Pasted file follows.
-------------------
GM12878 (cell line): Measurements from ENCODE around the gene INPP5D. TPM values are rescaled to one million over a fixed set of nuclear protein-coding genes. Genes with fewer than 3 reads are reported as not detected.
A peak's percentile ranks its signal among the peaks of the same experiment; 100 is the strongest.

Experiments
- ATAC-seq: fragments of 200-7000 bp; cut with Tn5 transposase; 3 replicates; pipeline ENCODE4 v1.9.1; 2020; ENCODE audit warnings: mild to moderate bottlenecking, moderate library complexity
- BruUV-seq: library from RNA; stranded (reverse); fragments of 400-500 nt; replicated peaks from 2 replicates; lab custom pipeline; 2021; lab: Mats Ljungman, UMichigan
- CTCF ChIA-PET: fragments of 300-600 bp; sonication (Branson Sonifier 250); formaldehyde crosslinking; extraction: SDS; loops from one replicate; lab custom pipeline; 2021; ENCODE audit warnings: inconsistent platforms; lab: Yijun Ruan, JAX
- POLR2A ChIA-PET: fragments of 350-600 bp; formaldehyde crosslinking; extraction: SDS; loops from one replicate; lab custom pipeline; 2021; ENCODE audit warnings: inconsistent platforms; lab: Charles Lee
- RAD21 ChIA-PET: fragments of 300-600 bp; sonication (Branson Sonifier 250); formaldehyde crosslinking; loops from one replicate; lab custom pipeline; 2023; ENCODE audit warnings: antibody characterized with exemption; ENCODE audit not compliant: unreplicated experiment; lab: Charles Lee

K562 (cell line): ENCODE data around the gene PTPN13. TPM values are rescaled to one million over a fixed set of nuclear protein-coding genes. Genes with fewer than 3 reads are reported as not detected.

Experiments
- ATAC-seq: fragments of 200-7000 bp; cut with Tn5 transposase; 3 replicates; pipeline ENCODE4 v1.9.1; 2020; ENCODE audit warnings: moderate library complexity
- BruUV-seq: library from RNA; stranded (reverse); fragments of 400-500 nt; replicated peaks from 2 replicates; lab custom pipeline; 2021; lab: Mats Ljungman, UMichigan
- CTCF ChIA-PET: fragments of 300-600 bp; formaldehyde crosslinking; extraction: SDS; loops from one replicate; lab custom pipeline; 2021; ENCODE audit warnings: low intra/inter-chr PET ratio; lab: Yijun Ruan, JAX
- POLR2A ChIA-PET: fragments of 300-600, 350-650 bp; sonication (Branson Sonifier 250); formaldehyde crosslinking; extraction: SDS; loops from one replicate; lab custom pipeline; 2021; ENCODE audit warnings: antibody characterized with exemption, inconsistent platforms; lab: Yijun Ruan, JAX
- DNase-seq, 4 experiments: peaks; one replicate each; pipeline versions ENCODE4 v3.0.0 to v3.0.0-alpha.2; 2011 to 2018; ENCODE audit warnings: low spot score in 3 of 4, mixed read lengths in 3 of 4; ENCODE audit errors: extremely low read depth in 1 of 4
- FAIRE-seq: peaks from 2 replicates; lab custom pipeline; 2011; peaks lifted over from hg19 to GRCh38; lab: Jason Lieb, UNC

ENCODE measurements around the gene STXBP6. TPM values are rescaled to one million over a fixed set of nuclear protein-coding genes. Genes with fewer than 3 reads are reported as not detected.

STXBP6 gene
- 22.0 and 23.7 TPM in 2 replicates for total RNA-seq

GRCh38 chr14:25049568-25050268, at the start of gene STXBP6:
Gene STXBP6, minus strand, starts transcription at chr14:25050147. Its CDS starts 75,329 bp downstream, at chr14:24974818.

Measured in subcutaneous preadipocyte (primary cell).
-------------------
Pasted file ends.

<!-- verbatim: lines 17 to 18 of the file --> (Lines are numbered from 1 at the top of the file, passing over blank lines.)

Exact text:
ENCODE measurements around the gene STXBP6. TPM values are rescaled to one million over a fixed set of nuclear protein-coding genes. Genes with fewer than 3 reads are reported as not detected.

STXBP6 gene